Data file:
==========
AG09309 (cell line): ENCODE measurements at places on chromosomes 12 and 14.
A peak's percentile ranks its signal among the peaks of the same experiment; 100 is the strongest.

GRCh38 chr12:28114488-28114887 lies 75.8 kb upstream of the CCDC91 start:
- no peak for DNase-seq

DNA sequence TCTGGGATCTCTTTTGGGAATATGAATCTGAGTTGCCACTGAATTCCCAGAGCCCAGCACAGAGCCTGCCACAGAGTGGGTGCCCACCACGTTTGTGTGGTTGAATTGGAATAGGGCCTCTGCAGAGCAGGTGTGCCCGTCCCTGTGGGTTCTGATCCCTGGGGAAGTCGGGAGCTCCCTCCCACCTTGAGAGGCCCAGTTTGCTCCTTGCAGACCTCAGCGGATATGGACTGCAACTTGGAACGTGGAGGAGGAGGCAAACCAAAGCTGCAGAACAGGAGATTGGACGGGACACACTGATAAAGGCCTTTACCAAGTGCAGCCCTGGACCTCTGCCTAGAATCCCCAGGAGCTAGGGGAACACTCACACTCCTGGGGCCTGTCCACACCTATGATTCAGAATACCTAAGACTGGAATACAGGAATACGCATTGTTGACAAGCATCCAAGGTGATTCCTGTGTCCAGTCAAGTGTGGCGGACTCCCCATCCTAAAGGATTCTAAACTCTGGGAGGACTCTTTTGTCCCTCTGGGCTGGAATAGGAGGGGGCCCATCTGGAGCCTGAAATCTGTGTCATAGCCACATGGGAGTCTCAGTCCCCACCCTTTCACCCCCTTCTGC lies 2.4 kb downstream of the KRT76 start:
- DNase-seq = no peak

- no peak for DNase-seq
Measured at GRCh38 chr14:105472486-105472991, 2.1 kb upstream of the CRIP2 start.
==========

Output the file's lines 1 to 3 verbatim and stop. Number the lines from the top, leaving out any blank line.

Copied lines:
AG09309 (cell line): ENCODE measurements at places on chromosomes 12 and 14.
A peak's percentile ranks its signal among the peaks of the same experiment; 100 is the strongest.

GRCh38 chr12:28114488-28114887 lies 75.8 kb upstream of the CCDC91 start: